Ubiquitin Mediated Regulation of NF-kappa B Signaling




Pineda, Gabriel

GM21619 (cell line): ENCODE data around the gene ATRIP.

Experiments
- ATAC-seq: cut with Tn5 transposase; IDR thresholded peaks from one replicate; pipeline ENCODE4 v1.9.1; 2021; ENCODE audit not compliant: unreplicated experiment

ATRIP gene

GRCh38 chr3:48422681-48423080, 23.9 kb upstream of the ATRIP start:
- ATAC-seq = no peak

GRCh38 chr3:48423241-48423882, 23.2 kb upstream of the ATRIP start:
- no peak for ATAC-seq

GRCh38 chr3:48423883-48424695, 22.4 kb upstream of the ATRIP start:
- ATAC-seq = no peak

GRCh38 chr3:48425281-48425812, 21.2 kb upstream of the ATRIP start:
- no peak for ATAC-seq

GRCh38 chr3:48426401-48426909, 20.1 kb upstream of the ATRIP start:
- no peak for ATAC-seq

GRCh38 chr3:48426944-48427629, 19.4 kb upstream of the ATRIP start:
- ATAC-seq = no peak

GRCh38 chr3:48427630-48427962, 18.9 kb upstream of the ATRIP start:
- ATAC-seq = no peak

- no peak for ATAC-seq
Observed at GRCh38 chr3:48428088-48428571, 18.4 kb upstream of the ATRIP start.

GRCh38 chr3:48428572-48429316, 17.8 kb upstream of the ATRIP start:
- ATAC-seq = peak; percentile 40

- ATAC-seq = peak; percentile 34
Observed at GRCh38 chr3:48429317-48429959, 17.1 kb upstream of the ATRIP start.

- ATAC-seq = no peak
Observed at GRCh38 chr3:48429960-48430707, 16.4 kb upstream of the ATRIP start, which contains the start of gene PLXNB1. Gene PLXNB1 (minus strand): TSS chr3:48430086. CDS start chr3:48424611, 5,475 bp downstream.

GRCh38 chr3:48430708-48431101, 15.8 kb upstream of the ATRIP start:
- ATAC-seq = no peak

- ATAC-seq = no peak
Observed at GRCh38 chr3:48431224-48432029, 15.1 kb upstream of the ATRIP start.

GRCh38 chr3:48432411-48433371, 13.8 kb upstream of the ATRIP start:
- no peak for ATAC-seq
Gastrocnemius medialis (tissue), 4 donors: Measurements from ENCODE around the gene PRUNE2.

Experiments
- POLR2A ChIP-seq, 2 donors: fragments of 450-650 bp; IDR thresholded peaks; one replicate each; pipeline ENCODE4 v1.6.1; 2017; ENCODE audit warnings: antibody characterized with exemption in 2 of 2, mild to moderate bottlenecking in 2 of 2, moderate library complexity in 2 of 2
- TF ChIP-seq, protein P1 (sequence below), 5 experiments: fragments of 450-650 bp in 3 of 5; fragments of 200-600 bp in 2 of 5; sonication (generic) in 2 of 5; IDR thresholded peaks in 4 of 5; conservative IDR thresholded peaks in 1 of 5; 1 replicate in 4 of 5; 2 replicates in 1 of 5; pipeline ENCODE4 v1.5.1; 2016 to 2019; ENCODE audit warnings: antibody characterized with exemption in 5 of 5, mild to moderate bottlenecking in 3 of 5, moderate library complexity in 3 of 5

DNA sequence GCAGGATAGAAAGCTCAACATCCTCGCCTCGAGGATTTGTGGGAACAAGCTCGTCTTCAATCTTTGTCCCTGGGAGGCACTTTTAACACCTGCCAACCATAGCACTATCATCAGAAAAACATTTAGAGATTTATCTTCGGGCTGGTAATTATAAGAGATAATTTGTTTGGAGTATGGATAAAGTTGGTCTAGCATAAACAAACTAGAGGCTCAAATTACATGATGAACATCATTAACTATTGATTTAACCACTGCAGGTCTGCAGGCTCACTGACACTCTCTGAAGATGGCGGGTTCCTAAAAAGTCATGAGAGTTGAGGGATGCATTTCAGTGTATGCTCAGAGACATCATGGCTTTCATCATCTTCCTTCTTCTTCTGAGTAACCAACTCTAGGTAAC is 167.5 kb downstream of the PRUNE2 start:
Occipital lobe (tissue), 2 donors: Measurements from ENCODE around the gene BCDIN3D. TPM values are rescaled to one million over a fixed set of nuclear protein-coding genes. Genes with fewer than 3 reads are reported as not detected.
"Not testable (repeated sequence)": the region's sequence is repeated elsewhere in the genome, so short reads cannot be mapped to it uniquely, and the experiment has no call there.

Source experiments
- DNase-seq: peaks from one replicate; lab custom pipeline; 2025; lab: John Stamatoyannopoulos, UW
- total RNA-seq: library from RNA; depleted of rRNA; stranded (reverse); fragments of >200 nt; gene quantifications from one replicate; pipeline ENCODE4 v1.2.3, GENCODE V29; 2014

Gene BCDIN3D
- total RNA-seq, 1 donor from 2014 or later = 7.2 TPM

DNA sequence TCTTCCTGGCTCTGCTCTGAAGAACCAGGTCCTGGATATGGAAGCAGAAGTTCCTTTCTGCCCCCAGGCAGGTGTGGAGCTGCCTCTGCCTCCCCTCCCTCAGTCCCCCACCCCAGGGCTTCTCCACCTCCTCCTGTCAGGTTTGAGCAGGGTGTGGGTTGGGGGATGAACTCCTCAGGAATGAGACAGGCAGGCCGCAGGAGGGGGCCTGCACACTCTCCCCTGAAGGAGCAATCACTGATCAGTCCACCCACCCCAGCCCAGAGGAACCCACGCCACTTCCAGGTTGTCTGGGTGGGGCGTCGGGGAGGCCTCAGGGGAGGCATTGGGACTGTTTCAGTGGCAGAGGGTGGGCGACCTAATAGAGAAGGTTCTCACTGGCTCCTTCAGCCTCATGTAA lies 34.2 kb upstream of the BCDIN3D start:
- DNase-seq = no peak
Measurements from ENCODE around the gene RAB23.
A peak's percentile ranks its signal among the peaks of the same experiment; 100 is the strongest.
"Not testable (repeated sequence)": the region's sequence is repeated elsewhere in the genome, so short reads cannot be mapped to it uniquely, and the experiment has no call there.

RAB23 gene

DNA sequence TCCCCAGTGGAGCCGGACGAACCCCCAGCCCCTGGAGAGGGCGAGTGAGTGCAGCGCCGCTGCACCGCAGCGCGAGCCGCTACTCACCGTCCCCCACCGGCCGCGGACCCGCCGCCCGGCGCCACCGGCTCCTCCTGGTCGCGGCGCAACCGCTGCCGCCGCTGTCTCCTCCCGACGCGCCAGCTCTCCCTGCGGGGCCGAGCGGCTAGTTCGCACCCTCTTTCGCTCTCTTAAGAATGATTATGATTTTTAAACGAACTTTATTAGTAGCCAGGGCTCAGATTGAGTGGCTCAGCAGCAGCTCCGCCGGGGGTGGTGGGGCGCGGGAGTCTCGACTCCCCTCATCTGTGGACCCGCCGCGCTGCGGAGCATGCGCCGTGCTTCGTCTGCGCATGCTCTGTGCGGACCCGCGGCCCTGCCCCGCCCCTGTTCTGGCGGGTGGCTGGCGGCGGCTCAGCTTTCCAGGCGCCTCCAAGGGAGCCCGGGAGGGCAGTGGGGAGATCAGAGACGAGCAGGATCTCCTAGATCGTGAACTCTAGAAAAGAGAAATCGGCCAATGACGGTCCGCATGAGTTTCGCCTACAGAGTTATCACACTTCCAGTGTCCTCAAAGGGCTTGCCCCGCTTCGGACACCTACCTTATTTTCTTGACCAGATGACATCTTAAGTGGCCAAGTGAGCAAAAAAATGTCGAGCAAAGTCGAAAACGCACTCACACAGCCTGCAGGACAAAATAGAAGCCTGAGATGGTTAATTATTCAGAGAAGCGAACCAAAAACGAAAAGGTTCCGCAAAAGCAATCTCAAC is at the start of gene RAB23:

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NF-κB signaling is involved in many vital cellular functions such as immunity, cell proliferation, inflammation, and apoptosis. The activation of NF-κB signaling requires the process of ubiquitination. K63-and K48-linked ubiquitin chains have been shown to have distinct roles and biological function in NF-κB signaling. K63-linked ubiquitin chains are required for the activation of TAK1, which leads to the activation of IKK. Activation of IKK leads to K48-linked ubiquitination, and the subsequent proteasomal degradation of IκBalpha . Two important areas of research focusing on ubiquitin regulation of NF-κB signaling are addressed in this dissertation. The areas addressed include understanding how ubiquitinated substrates are targeted for proteasomal degradation and how CYLD negatively regulates NF-κB signaling. In these studies, I investigated the molecular mechanisms involved in the regulation of IκBalpha degradation. Using a siRNA approach, NPL4 was shown to be required for IκBalpha degradation. In vitro proteasomal degradation assays demonstrated that the NPL4 complex is required for IκBalpha degradation. Evidence from both in vitro and in vivo studies suggest NPL4 is required for IκBalpha degradation, but not for IKK activation. These results suggest NPL4 is working at a step after ubiquitination of IκBalpha , but before proteasomal degradation. I propose that ubiquitinated IκBalpha is targeted to the proteasome by an interaction between the NPL4 complex that is mediated through the zinc finger domain of NPL4. The cylindromatosis tumor suppressor gene (CYLD) encodes a 110 kDa deubiquitination enzyme that negatively regulates NF-κB signaling. Loss-of-function mutations in CYLD lead to the disease Familial Cylindromatosis, which is characterized by the formation of benign skin tumors that originate from the head and neck of individuals afflicted with the disease. Here I present in vitro evidence that CYLD inhibits both TAK1 and IKK activation by TRAF6 in a cell free system. I also demonstrate, using a highly purified in vitro system, that CYLD specifically cleaves K63 linked ubiquitin chains and harbors endoproteolytic activity. Furthermore, the third CAPGLY domain of CYLD was shown to be a novel ubiquitin binding domain. My results provide biochemical evidence that CYLD functions as a K63 deubiquitinase to attenuate NF-κB signaling.

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